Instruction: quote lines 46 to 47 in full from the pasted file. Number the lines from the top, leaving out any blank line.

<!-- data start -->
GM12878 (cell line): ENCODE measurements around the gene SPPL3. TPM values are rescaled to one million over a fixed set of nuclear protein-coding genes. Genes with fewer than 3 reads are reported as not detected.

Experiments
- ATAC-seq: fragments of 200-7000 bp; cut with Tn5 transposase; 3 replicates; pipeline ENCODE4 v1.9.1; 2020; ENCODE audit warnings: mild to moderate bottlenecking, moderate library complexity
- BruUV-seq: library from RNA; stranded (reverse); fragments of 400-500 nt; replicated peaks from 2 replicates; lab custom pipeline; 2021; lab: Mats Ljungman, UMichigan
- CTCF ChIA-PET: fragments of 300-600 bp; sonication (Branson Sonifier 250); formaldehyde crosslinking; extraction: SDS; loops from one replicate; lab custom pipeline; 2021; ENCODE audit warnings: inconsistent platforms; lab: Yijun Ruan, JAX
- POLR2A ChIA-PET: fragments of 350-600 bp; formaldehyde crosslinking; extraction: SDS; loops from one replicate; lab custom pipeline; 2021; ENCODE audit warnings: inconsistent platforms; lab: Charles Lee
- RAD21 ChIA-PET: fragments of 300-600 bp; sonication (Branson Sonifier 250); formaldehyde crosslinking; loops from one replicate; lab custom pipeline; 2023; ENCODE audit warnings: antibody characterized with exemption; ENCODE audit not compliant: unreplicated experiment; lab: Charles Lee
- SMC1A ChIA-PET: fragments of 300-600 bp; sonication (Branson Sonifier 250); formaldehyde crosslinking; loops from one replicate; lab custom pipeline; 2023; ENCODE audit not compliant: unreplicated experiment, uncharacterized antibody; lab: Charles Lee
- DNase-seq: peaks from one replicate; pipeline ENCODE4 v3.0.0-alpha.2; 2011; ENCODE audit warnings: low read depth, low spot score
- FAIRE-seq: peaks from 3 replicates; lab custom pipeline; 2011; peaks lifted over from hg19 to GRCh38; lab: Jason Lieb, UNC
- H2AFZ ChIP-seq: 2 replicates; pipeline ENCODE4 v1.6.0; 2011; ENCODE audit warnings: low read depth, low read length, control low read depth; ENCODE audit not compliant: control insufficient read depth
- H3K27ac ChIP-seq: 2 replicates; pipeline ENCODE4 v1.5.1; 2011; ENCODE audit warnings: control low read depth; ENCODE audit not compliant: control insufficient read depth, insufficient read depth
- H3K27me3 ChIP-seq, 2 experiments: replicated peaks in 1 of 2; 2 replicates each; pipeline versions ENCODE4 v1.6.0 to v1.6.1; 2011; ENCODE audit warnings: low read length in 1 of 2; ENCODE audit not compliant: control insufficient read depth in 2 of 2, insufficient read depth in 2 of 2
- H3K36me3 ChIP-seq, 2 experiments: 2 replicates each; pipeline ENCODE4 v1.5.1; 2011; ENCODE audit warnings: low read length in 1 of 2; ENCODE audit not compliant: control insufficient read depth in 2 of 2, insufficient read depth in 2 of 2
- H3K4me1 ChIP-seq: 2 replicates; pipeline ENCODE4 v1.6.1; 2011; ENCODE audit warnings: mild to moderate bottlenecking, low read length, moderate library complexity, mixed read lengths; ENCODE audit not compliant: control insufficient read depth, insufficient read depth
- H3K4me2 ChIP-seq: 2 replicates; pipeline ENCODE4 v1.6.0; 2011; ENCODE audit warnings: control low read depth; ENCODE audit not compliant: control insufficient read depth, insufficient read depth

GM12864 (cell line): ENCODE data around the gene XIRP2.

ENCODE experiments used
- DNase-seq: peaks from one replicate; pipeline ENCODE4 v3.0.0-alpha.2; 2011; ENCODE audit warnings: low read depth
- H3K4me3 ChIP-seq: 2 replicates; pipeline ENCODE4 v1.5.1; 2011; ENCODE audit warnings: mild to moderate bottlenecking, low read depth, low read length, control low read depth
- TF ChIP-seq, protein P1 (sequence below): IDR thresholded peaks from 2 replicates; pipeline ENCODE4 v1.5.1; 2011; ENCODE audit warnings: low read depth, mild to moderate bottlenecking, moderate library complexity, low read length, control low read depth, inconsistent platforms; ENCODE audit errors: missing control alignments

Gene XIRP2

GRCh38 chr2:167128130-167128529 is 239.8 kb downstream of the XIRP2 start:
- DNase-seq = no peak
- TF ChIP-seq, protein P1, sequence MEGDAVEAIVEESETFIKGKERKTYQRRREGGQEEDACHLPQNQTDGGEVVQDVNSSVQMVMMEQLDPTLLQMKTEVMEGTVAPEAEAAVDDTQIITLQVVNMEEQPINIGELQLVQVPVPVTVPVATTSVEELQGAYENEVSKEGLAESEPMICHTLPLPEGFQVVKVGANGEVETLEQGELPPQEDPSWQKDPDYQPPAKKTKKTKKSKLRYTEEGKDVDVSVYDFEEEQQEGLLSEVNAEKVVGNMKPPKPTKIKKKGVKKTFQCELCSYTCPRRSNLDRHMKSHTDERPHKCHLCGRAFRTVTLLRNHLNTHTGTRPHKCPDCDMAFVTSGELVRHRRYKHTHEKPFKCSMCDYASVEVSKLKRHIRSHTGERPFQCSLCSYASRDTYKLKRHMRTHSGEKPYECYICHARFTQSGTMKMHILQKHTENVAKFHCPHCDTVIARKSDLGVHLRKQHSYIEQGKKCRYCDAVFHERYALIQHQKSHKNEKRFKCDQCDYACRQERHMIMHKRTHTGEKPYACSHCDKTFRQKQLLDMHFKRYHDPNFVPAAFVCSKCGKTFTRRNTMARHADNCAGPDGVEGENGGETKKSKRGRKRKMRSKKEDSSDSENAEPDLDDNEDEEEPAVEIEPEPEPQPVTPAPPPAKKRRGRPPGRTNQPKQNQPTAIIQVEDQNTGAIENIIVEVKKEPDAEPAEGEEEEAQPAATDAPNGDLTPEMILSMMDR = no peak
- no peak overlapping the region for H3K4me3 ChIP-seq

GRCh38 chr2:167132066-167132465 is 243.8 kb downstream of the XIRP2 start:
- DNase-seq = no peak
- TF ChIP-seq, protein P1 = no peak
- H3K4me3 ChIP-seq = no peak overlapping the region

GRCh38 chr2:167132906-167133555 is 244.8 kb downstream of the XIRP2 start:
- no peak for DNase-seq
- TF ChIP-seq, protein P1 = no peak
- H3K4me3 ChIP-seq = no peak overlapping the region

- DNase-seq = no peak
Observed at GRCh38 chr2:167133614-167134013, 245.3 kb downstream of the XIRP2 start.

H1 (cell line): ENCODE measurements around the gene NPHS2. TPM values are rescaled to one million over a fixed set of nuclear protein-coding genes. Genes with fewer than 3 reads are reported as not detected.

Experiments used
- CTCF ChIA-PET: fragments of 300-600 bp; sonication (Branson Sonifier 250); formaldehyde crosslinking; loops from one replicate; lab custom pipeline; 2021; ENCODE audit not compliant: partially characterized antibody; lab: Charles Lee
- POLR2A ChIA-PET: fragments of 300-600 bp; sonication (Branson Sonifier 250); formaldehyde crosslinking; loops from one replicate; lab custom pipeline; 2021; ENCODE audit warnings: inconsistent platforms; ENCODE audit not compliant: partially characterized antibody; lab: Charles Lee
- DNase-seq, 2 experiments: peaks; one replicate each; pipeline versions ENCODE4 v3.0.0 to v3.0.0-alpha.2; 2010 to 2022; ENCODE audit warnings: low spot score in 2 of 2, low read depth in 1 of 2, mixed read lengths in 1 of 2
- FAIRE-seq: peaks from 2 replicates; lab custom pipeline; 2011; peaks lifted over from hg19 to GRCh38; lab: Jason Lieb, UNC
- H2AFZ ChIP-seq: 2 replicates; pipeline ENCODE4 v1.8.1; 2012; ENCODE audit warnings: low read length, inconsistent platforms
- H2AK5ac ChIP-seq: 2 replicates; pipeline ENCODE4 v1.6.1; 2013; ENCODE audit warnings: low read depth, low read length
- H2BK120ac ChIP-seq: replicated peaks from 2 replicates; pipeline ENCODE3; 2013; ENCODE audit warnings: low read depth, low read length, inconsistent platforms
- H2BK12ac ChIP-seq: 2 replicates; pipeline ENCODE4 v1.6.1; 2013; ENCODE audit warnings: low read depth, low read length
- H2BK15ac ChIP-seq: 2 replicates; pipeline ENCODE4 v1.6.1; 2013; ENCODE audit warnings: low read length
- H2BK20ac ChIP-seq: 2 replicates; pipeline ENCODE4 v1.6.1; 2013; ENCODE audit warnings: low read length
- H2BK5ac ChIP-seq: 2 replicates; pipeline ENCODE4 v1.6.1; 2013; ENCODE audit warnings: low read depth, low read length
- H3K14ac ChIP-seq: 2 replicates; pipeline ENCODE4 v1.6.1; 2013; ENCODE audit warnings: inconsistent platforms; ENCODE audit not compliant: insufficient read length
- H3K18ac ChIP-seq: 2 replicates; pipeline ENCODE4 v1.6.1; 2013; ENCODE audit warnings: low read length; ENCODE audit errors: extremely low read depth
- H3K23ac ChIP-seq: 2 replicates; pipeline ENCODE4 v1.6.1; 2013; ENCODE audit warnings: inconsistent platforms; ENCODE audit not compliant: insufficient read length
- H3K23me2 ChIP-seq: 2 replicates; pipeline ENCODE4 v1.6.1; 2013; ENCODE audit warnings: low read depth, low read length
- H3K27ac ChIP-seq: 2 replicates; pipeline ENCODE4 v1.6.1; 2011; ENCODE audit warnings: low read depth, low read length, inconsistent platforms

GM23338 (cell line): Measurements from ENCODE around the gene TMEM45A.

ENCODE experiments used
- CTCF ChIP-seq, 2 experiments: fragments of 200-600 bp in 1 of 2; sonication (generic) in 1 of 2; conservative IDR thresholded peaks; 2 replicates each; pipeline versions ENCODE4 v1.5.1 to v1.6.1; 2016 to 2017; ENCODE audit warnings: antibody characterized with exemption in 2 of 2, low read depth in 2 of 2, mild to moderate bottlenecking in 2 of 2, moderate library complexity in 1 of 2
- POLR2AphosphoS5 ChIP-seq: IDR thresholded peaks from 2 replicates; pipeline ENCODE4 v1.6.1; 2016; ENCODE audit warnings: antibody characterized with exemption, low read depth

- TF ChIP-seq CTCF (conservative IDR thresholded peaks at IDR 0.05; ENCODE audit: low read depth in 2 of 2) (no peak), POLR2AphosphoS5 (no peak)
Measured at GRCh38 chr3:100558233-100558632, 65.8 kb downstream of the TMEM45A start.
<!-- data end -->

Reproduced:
- H2BK12ac ChIP-seq: 2 replicates; pipeline ENCODE4 v1.6.1; 2013; ENCODE audit warnings: low read depth, low read length
- H2BK15ac ChIP-seq: 2 replicates; pipeline ENCODE4 v1.6.1; 2013; ENCODE audit warnings: low read length